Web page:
On deep sea oil, Parker said there was not detail yet on the requirement for ready response capability, but that “we’re not going to require them (drillers) to have a billion dollar vessel standing by, but we want to know there are capping devices available within a responsive timeframe.”

Labour would adopt a Nordic-style regulatory regime, requiring physical as well as paper inspections of drilling facilities.

On irrigation funding and water pricing, “all the revenue raised within a region will go back into the region to fund water management and delivery, new storage and irrigation schemes, safe rural drinking water supplies and projects such as the restoration of degraded waterways,” Parker said.

Labour would also pursue an NPS on bio-diversity and discourage lengthy, expensive Environment Court hearings involving “complex opinion expert evidence”, but would not require a notified marine consent hearing every time a deep sea oil and gas explorer wanted to drill another well in a consented area.

The current review of Crown pastoral lease tenure would be stopped and lease terms would be enforced, “especially around lakes where landscape access values are paramount,” Parker said.

(BusinessDesk)


© Scoop Media

 
 
 
 
 
Business Headlines | Sci-Tech Headlines

 

I Sing The Highway Electric: Charge Net NZ To Connect New Zealand

BMW is turning Middle Earth electric after today announcing a substantial contribution to the charging network Charge Net NZ. This landmark partnership will enable Kiwis to drive their electric vehicles (EVs) right across New Zealand through the installation of a fast charging highway stretching from Kaitaia to Invercargill. More>>

ALSO:

Watch This Space: Mahia Rocket Lab Launch Site Officially Opened

Economic Development Minster Steven Joyce today opened New Zealand’s first orbital launch site, Rocket Lab Launch Complex 1, on the Mahia Peninsula on the North Island’s east coast. More>>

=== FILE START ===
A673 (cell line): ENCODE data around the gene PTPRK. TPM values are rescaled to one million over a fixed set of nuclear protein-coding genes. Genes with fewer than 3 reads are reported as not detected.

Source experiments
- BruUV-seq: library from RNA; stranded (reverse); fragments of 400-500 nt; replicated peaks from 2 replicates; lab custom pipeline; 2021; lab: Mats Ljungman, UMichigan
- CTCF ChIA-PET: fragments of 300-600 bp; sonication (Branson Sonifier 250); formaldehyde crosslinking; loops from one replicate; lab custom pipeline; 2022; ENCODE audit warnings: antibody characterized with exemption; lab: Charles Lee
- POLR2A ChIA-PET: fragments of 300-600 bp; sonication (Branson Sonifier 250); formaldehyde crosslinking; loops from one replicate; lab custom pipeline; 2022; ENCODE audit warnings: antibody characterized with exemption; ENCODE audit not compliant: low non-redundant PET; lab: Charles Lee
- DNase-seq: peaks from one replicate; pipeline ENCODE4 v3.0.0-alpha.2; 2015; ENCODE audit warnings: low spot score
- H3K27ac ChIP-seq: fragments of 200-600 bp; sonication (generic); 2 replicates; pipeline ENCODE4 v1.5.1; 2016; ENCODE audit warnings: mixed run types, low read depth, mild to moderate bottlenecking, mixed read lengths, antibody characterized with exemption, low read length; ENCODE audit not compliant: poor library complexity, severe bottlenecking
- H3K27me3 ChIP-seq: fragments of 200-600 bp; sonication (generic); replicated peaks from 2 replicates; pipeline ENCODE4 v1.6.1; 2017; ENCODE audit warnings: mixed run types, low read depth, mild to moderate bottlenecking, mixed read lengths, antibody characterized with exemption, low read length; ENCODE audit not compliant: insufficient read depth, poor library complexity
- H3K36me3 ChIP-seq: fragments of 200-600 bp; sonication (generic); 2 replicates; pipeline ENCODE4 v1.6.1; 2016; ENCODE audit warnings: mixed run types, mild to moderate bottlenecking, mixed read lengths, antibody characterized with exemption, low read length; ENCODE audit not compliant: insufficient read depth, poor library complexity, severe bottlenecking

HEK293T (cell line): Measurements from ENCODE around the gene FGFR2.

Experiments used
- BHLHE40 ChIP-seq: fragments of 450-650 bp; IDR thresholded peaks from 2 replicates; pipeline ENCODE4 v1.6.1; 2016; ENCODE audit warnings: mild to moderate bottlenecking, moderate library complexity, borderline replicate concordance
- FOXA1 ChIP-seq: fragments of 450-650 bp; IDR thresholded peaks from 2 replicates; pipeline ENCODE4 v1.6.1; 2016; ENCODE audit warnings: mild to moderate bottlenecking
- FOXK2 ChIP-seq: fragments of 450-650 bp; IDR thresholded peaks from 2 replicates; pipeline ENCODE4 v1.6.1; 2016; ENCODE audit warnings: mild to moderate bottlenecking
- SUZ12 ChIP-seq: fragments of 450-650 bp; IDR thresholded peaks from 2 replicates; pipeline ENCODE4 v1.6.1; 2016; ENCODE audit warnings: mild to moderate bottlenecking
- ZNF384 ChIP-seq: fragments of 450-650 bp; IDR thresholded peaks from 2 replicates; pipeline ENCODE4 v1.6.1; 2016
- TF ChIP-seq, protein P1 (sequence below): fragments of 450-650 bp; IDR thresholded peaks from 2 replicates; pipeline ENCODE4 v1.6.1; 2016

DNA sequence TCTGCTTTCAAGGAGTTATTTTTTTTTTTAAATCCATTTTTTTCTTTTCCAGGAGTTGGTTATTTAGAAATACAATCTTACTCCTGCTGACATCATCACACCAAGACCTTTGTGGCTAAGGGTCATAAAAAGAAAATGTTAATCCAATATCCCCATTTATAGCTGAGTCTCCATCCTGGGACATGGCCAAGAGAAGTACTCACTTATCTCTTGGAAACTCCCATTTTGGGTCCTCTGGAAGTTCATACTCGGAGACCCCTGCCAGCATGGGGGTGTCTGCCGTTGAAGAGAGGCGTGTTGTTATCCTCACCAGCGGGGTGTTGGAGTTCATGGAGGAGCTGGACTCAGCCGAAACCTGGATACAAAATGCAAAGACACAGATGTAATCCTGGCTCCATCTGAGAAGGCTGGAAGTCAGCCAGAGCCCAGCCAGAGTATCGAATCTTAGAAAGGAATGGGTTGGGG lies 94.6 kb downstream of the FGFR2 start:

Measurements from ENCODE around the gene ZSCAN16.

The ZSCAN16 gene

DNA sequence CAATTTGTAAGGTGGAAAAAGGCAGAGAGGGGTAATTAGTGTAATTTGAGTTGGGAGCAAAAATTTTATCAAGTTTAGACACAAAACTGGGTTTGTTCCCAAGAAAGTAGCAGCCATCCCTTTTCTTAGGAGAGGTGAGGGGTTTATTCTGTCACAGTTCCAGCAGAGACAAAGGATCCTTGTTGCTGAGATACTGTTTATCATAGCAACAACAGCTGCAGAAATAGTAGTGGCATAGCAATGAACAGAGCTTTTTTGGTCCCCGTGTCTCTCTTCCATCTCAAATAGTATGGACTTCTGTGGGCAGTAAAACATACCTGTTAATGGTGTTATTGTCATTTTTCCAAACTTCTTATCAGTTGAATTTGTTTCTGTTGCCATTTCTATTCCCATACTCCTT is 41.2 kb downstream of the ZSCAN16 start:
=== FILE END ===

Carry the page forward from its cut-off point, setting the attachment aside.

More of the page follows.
Earlier:

Marketing Rocks!
Ig Nobel Award Winners Assess The Personality Of Rocks

A Massey University marketing lecturer has received the 2016 Ig Nobel Prize for economics for a research project that asked university students to describe the “brand personalities” of three rocks. More>>

ALSO:

Nurofen Promotion: Reckitt Benckiser To Plead Guilty To Misleading Ads

Reckitt Benckiser (New Zealand) intends to plead guilty to charges of misleading consumers over the way it promoted a range of Nurofen products, the Commerce Commission says. More>>

ALSO:

Half A Billion Accounts, Including Xtra: Yahoo Confirms Huge Data Breach

The account information may have included names, email addresses, telephone numbers, dates of birth, hashed passwords (the vast majority with bcrypt) and, in some cases, encrypted or unencrypted security questions and answers. More>>

ALSO:

Rural Branches: Westpac To Close 19 Branches, ANZ Looks At 7

Westpac confirms it will close nineteen branches across the country; ANZ closes its Ngaruawahia branch and is consulting on plans to close six more branches; The bank workers union says many of its members are nervous about their futures and asking ... More>>

Interest Rates: RBNZ's Wheeler Keeps OCR At 2%

Reserve Bank governor Graeme Wheeler kept the official cash rate at 2 percent and said more easing will be needed to get inflation back within the target band. More>>

ALSO:

Get More From Scoop

 
 
 
 
 
 
 
 
 
Business
Search Scoop  
 
 
Powered by Vodafone
NZ independent news